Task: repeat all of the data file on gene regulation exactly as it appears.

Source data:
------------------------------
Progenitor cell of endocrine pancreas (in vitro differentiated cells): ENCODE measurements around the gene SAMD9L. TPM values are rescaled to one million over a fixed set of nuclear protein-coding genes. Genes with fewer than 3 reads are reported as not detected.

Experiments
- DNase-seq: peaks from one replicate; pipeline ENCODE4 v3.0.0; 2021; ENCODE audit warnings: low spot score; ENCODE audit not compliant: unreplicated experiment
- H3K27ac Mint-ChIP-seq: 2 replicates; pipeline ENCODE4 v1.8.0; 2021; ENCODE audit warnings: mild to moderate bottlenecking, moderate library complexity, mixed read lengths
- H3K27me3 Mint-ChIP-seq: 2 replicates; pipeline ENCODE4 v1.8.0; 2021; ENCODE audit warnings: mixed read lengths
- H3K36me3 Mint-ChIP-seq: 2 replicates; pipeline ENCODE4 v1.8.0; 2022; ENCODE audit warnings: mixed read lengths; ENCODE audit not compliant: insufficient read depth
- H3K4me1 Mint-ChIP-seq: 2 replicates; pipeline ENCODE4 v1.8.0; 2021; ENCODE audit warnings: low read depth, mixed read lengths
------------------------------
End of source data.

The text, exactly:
Progenitor cell of endocrine pancreas (in vitro differentiated cells): ENCODE measurements around the gene SAMD9L. TPM values are rescaled to one million over a fixed set of nuclear protein-coding genes. Genes with fewer than 3 reads are reported as not detected.

Experiments
- DNase-seq: peaks from one replicate; pipeline ENCODE4 v3.0.0; 2021; ENCODE audit warnings: low spot score; ENCODE audit not compliant: unreplicated experiment
- H3K27ac Mint-ChIP-seq: 2 replicates; pipeline ENCODE4 v1.8.0; 2021; ENCODE audit warnings: mild to moderate bottlenecking, moderate library complexity, mixed read lengths
- H3K27me3 Mint-ChIP-seq: 2 replicates; pipeline ENCODE4 v1.8.0; 2021; ENCODE audit warnings: mixed read lengths
- H3K36me3 Mint-ChIP-seq: 2 replicates; pipeline ENCODE4 v1.8.0; 2022; ENCODE audit warnings: mixed read lengths; ENCODE audit not compliant: insufficient read depth
- H3K4me1 Mint-ChIP-seq: 2 replicates; pipeline ENCODE4 v1.8.0; 2021; ENCODE audit warnings: low read depth, mixed read lengths